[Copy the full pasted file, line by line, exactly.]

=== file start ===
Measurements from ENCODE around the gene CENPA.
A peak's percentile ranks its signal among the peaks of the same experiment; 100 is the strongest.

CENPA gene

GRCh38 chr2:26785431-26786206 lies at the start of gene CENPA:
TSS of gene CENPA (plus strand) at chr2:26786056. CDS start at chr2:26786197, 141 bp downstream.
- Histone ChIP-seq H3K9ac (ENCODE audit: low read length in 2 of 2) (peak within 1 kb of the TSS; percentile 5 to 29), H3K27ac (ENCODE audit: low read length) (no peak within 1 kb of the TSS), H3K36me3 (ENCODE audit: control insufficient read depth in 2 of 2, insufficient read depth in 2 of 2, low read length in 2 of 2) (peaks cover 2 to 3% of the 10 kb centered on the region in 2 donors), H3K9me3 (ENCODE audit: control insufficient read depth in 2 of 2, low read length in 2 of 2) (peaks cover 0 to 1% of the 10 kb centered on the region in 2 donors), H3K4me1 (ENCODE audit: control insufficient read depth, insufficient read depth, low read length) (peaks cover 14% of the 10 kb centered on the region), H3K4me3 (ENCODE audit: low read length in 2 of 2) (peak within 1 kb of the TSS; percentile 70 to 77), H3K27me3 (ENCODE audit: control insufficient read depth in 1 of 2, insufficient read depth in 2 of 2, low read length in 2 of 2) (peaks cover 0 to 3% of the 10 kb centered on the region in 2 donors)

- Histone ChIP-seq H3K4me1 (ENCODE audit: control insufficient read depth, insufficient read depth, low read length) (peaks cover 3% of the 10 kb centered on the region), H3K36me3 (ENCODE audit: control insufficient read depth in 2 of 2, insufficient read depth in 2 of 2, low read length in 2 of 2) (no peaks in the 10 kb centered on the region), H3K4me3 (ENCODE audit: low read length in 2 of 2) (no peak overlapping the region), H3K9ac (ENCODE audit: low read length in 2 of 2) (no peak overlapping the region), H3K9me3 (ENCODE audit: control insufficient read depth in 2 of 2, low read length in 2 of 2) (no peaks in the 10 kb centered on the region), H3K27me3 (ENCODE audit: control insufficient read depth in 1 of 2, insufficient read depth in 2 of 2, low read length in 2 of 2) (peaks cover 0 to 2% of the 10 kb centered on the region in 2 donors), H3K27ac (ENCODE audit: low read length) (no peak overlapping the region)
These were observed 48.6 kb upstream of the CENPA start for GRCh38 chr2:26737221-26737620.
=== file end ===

Measurements from ENCODE around the gene CENPA.
A peak's percentile ranks its signal among the peaks of the same experiment; 100 is the strongest.

CENPA gene

GRCh38 chr2:26785431-26786206 lies at the start of gene CENPA:
TSS of gene CENPA (plus strand) at chr2:26786056. CDS start at chr2:26786197, 141 bp downstream.
- Histone ChIP-seq H3K9ac (ENCODE audit: low read length in 2 of 2) (peak within 1 kb of the TSS; percentile 5 to 29), H3K27ac (ENCODE audit: low read length) (no peak within 1 kb of the TSS), H3K36me3 (ENCODE audit: control insufficient read depth in 2 of 2, insufficient read depth in 2 of 2, low read length in 2 of 2) (peaks cover 2 to 3% of the 10 kb centered on the region in 2 donors), H3K9me3 (ENCODE audit: control insufficient read depth in 2 of 2, low read length in 2 of 2) (peaks cover 0 to 1% of the 10 kb centered on the region in 2 donors), H3K4me1 (ENCODE audit: control insufficient read depth, insufficient read depth, low read length) (peaks cover 14% of the 10 kb centered on the region), H3K4me3 (ENCODE audit: low read length in 2 of 2) (peak within 1 kb of the TSS; percentile 70 to 77), H3K27me3 (ENCODE audit: control insufficient read depth in 1 of 2, insufficient read depth in 2 of 2, low read length in 2 of 2) (peaks cover 0 to 3% of the 10 kb centered on the region in 2 donors)

- Histone ChIP-seq H3K4me1 (ENCODE audit: control insufficient read depth, insufficient read depth, low read length) (peaks cover 3% of the 10 kb centered on the region), H3K36me3 (ENCODE audit: control insufficient read depth in 2 of 2, insufficient read depth in 2 of 2, low read length in 2 of 2) (no peaks in the 10 kb centered on the region), H3K4me3 (ENCODE audit: low read length in 2 of 2) (no peak overlapping the region), H3K9ac (ENCODE audit: low read length in 2 of 2) (no peak overlapping the region), H3K9me3 (ENCODE audit: control insufficient read depth in 2 of 2, low read length in 2 of 2) (no peaks in the 10 kb centered on the region), H3K27me3 (ENCODE audit: control insufficient read depth in 1 of 2, insufficient read depth in 2 of 2, low read length in 2 of 2) (peaks cover 0 to 2% of the 10 kb centered on the region in 2 donors), H3K27ac (ENCODE audit: low read length) (no peak overlapping the region)
These were observed 48.6 kb upstream of the CENPA start for GRCh38 chr2:26737221-26737620.